Lake Como with Luigi Turconi

By Drake's

Mar 15, 2024

Lake Como with Luigi Turconi

The house sits on the shore of Lake Como, deep green water flickering in the late afternoon sunshine. Luigi spends a lot of time out here, gardening or firing up the barbecue if the weather allows it which, in the spring and summer, it often does. There are steps that lead all the way down to the water, snaking through prune and apricot trees. The vintage Riva boat that normally bobs on the mooring is currently out of action, but you can imagine taking it out for a spin at dusk would be quite nice. 

Luigi Turconi is one of Como’s most respected textile figures and someone whose relationship with Drake’s stretches back to our founding in the 70s. “I started at age 16 in a studio in Como,” says Luigi, sat at a table in the garden surrounded by rosemary and daisies as birds chirp softly from the perch of ancient trees, a perfect Como afternoon.“For me it’s important to start from nothing.”

Silk and textiles are still a key part of this corner of Lombardy’s heritage, and few know as much about their importance and history as Luigi. “In particular I care about the details. I’ve been lucky to have learnt from the masters, and to respect the old ways of producing. I like to think of my approach as English style with Italian manufacturing.”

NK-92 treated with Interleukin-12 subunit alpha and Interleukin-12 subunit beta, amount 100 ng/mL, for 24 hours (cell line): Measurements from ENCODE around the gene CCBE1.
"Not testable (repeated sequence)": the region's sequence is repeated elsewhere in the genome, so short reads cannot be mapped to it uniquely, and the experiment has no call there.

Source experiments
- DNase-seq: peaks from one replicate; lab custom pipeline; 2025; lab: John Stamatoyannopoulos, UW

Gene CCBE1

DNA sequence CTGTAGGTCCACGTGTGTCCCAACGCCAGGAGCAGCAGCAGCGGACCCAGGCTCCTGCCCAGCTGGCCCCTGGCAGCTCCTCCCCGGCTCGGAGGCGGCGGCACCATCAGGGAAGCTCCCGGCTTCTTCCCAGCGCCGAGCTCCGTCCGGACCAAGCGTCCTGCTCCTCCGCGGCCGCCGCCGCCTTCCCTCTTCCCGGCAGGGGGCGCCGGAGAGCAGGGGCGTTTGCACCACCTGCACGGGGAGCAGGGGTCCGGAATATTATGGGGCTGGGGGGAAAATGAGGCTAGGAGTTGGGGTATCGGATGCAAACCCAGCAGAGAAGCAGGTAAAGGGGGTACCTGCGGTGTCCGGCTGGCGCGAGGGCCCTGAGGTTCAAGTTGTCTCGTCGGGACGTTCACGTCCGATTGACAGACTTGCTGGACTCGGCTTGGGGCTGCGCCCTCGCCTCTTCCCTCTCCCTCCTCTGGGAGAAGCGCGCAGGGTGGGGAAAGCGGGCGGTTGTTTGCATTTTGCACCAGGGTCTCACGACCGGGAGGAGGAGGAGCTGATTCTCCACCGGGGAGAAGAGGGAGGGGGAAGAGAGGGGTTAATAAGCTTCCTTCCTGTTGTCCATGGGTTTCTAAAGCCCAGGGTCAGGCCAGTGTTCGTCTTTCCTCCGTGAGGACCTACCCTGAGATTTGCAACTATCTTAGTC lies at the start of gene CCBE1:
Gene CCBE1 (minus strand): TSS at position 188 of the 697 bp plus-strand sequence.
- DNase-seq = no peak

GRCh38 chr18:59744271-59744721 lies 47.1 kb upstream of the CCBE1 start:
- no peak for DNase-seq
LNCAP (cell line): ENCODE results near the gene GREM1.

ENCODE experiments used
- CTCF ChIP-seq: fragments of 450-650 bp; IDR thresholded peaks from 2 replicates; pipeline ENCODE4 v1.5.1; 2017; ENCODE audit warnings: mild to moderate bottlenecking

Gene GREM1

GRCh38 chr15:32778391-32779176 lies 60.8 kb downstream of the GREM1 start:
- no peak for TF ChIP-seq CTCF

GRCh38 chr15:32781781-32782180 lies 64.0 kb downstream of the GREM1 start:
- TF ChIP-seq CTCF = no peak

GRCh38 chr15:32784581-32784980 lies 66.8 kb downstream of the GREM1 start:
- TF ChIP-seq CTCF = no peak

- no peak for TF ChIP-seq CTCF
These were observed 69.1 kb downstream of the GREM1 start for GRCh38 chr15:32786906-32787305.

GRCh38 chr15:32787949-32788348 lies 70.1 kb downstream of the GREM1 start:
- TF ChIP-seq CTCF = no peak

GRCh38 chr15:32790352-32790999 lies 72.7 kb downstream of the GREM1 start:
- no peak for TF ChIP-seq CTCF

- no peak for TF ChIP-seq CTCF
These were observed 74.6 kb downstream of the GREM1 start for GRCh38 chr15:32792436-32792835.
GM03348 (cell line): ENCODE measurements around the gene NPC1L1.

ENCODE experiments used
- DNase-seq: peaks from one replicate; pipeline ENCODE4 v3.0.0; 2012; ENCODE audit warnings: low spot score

In a garden that could have been plucked from a Constable painting, there’s one thing that is of particular importance to Luigi. He rises from the chair and guides us to a tree with a canopy that mottles the sun. “For my production,” he jokes, placing a hand on the 200-year-old trunk of a Mulberry silk tree from Treviso. “You have to enjoy what you are doing, and this tree reminds me of all of that work.”

Later on that evening we take a short drive to a small, stone restaurant that juts up against the lake. Run by two brothers, they’ve been serving the exact same menu—lunch and dinner—since 1987: line-caught perch plucked straight from the lake, cooked in butter and served with local rice. If you can do one thing so well… why change? 

“We still think about the tradition in Italy,” says Luigi, “I hope we don’t lose that.” 

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